It’s about building a product, data, and growth channels that finally serve women: the customers are showing just how exciting this is by expressing their interest early!

When I was growing up, my grandma used to say: “a woman who controls her finances controls her life”. And this is the heartbeat of our mission. We are here to empower women to reach their full potential. That means giving them the financial tools they need to do so.

I really love the design of the credit cards and the website. It feels like it embraces femininity without being hyper-feminine. How did you come up with the branding?

The visionary behind our branding is Chris Hagan, who has been very user-centered in thinking about what our customers want to see and how! We have done extensive research to know that women have distinct behavior when it comes to how they interact with brands and we’ve tried to base our look soundly on the data.

Are men allowed to become clients of Jefa?


How will Jefa help women in Latin America with their banking needs ?

We decided on LATAM partly because I lived there growing up and the team knows/hails from the region, but also because of a few unique dynamics when it comes to women: most women in the region don’t have a bank account. But most of them do participate in the labor force. These dynamics were a dream landscape for us to start in – women are earning money and are looking for somewhere to manage it. On top of that, women control 80% of all household spending – and this represents an $8 trillion opportunity in LATAM alone.

Across LATAM, there are over 500 spoken languages. There are over 800 indigenous groups. It is a region rich in language, culture, tradition – and as such, localizing our product is crucial to our success. The interesting pattern we are starting to pick up on is that women have more in common with each other – across demographic factors – than they do with men who share the same economic status, race, religion, ethnicity, or geographic region. They face the same challenges, related to gender expectations, interpersonal violence and abuse, and being underestimated – and share the same opportunities, such as having closer family ties, and greater emotional intelligence.

What other components/aspects are important for a fintech startup besides technology?

  • Now, more than ever before, is the time for banks to go digital, to provide an exceptional user experience, and to offer more services to more women.
  • Banks will struggle, as they wrestle with digital transformation. Physical branches and legacy software can’t hold up. We will see less use of cash and fewer contact points – more payments will become digitized, like they are with Jefa.
  • Experience is everything. During/after crisis periods is when people crave simplicity, awareness, transparency, clear expectations, and frequent status updates the most. That’s why we’re building the app  in line with these needs.

You are now a player in the fintech space. What makes a neobank special vs. a traditional bank?

Being a neobank makes it easier to focus on affinity groups. Banks have always been sort of ‘soulless’ entities, in the sense that they are not built to serve the unique needs of any particular group or customer. This is particularly true for women. Banks were never built with women in mind as customers. It was only 50 years ago in the US that a woman could even open a bank account.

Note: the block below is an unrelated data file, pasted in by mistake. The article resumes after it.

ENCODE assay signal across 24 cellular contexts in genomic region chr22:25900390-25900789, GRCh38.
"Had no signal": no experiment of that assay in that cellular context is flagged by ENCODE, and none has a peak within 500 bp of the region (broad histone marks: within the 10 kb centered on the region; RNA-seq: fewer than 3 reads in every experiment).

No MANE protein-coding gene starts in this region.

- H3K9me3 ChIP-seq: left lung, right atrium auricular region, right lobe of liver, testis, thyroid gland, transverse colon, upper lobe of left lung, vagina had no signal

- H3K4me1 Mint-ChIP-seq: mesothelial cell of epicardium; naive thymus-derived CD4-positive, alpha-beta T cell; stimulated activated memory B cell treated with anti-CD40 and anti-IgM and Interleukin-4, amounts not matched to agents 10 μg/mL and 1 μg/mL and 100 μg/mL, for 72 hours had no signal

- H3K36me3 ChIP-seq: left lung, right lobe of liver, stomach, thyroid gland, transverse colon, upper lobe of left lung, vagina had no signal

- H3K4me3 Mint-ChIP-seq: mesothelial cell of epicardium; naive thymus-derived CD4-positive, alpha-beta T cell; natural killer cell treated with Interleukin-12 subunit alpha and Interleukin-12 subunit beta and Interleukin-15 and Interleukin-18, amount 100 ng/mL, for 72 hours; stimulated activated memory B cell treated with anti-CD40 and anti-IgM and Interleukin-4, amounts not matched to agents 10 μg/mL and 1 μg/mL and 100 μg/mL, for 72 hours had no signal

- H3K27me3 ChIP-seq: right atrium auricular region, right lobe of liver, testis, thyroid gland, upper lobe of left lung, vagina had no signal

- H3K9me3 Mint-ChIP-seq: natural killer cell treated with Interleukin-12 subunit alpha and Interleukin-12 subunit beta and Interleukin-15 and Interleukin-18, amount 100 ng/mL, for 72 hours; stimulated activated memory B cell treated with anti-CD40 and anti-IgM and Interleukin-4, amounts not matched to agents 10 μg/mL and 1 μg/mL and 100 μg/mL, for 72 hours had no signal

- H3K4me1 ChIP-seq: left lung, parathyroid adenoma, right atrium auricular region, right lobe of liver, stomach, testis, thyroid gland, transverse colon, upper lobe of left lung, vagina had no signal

The advantage of a neobank is that we can now custom-build a product for women’s needs, in a way that traditional banks haven’t. We can use data, product, and distribution channels to create an offering that is completely distinct for women. This is exciting for us because women make great customers – women default less, they get better returns, they are more loyal, and they share with friends more often than men.

Many neobanks are started by men. Can you comment on any differences between banking needs for women vs. men?

I learned this firsthand at my last company, a neobank for under and unbanked populations in Africa, when I saw that nearly 90% of our customer base were men. I started asking other fintech founders, around the world, if they saw numbers like these too and the answer was a resounding “yes”.

There are 1.5 billion unbanked people in the world. And 1.3 billion of these are women. Around the world, 42% of women do not have access to a bank account – thus lacking the financial services they need to create a stable livelihood for themselves and their families. This absolutely rattled me. But it also made sense – 90% of fintech founders around the world are men. Which means they’re likely building and designing products with an inherent male bias, so naturally men would be the main adopters.

The opportunity for financial inclusion in startups is immense. I cannot emphasize enough how much we need more innovation in this space. Not only for women, but for everyone who is underserved.

How important are financial inclusion startups for the underbanked? Any advice for anyone who wants to break into this sector.

Legacy financial institutions were built in such a way that they work for the wealthy. They don’t work well, if at all, for those at the bottom of the pyramid. And the crazy thing is this ‘bottom of the pyramid’ represents the majority of people in the world. Which means most humans on earth aren’t getting their needs met when it comes to finance.

The opportunity for financial inclusion in startups is immense. I cannot emphasize enough how much we need more innovation in this space. Not only for women, but for everyone who is underserved. Indigenous people. Children. Lower-income. Immigrants. People of color. Our work is cut out for us. So, my advice would be, get to work. The world needs your vision.


Maria Pulice
Maria Pulice – Americas Client Communications Manager - Customer Success, Temenos